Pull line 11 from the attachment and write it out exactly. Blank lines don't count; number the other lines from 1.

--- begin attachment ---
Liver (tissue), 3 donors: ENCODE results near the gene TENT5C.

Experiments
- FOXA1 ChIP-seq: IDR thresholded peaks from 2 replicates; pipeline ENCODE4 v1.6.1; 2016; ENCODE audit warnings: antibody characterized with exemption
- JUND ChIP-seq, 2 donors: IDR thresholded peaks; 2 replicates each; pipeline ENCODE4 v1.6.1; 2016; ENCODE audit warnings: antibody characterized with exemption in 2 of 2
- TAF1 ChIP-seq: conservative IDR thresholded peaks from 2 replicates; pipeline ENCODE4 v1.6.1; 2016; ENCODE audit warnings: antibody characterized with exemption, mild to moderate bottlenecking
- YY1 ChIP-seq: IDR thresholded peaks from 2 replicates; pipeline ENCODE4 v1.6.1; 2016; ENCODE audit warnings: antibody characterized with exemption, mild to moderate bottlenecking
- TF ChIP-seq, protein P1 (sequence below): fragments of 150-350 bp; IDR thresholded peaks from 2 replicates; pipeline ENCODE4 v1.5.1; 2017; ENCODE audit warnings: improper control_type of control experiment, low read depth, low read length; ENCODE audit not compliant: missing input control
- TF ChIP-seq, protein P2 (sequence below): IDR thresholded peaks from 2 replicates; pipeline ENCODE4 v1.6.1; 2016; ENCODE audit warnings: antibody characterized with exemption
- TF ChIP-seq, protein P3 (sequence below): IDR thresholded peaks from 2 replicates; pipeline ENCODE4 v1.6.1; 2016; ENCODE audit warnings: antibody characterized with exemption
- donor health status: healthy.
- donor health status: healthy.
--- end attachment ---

- donor health status: healthy.